Captain Swing” were both in the against the people.” field. Mills, frames, and ricks were alike The circulation of the cheap edition of being burned. Cobbett might, Cochrane the Register — “two penny trash,” as thought, turn a warning to work-people Cobbett was content it should be styled against futile crime to the purpose of lash- lcaped to forty-four thousand. In his ing the country to a sense of the necessity “ Last Hundred Days of English Free. of representative reform. No. 18 of the dom” he declares that “of the number Register, addressed to " The Journeymen which was published after the issuing of and Laborers of England, Wales, Scot. Lord Sidmouth's circular of March, 1817, land, and Ireland,” is certainly a model of against seditious pamphlets, twenty thoupolitical and argumentative invective. The sand copies were sold in London on one sarcasm hisses, but the surface remains day. He gave a general license to any smooth and cool. The subsequent letter one who wished to republish No. 18, and addressed to the Luddites is an admirably “ within two months,” he states,“ more than plain demonstration of what was not so two hundred thousand copies of this num. self-evident in those days as in these. Its ber were printed and sold.”. Had the object was to demonstrate the benefit of Newspaper Stamp Act applied to such a machinery to the whole community. The reissue, the circulation broadcast of this argument grows as regularly tier by tier as twopenny trash" would have been imthe story of “ The House that Jack built.” | possible. But it did not come within the In Cobbett's reasonings links are never class of periodicals. Cobbett became a left to be understood. He prided himself power in the State. He had engaged in on an invincible love of making things in a single-handed combat with the governtelligible, and he gives his readers all the ment, and he beat it. At first the word premisses, from which they may see for went forth from the Home Office to write themselves that the conclusion follows. him down.” But “anti-Cobbett” tracts Political economy and logic are barbed were all of no avail. It was Cobbett's with mockery and gibes at the remedies boast that Lord Sidmouth's suspension sinecurists and borough-mongers propose of the Habeas Corpus Act was, “though for the relief of the prevalent destitution. he did not actually name it, aimed directly Charity subscriptions have been set on at the Political Register. Cobbett had foot, and eleemosynary soup is being given. Ia habit of appropriating attacks. But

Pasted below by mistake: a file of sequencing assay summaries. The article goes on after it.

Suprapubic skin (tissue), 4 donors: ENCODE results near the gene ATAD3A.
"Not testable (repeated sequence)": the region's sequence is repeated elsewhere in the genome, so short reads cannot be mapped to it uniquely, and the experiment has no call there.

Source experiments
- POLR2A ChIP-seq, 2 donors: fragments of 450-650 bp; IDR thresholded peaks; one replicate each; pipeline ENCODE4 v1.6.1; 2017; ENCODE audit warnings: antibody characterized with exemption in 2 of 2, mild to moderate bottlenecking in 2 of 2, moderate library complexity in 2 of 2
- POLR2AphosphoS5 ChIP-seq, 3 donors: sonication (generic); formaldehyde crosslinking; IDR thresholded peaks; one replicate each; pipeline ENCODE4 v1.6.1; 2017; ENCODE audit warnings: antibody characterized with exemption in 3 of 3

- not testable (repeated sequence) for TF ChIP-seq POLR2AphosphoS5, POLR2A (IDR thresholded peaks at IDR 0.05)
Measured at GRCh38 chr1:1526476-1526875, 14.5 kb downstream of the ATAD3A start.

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here he was probably justified. Yet, if classes have ever had conferred upon the government feared the Register as a them. Cobbett poured the burning lava propagator of open sedition, it was a of his ridicule upon the scheme of phi. blunder. There is truth in the interesting lanthropy. Rose had patronized friendly extract Mr. Edward Smith cites from societies once; but the members met to Samuel Bamford's “ Passages in the Life hear the Register read. By his new plan of a Radical,” in which Bamford declares the pennies of the few poor who were not that, with the growth of the authority of paupers might be got together to lend to Cobbett's writings,“ riots soon became the government " while their persons were scarce." “Instead of riots and destruc- kept asunder.” If the salaries of Rose tion of property, Hampden clubs were now himself and one of his sons, not counting established in many of our large towos the payments to another son, an ambassaand the villages and districts around them. dor, were capitalized, the amount would Cobbett's books were printed in a cheap make a round 300,000l. of principal. This form; the laborers read them, and thence at compound interest, “if it had remained forward became deliberate and systematic among the people, might have formed a in their proceedings.” Cobbett gave long, very nice savings-bank.” To recommend smothered wrath a vent. Men assembled savings-banks to a nation in which “it is to read the new gospel instead of break. notorious that hundreds of thousands of ing frames. A government, however, like families do not know, when they rise, that led by Sidmouth and Castlereagh and where they are to find a meal during the Eldon, might easily be more panic-struck day,” is, next only to the old company for at the ground-swell of such an agitation making deal boards out of sawdust,“ the as the twopenny Register was exciting most ridiculous project that ever entered than even at the burning of ricks and mills. into the mind of man.” Agrarian and anti-machinery riots might be The moral of all Cobbett wrote at this dealt with by yeomanry and Hanoverians; the very zenith of his career was that the a demand by weavers for Parliamentary country was being stifled by placemen in reform had all the terrors of the unknown. Parliament, and that radical representative Whether the weavers themselves gener. reform alone could save it. “ Petition, ally understood Cobbett's arguments may peaceable petition,” was his constant cry. be a different question ; but they were He desired to hear that a million of names starving, and Cobbett told them their pov- at least had been signed to such petitions. erty came of pensions and paper money. “ That would be two-thirds of the able The wrath and consternation of their rul- male population of Great Britain, excluders were proof to them that there was ing those who live on taxes.” Petitioning reason in what he said. His prayers to could hardly be called rioting, and the conhis new disciples to curse their oppres- tinual injunction he laid upon his friends sors, but not throw stones, indicated, in was to be “peaceable.” If his reasoning the judgment of Southey and of Downing were false, the remedy was obvious. There Street, some deep plot to which more were “twenty thousand parsons, four or material weapons' would not be wanting. five thousand lawyers, the two Universi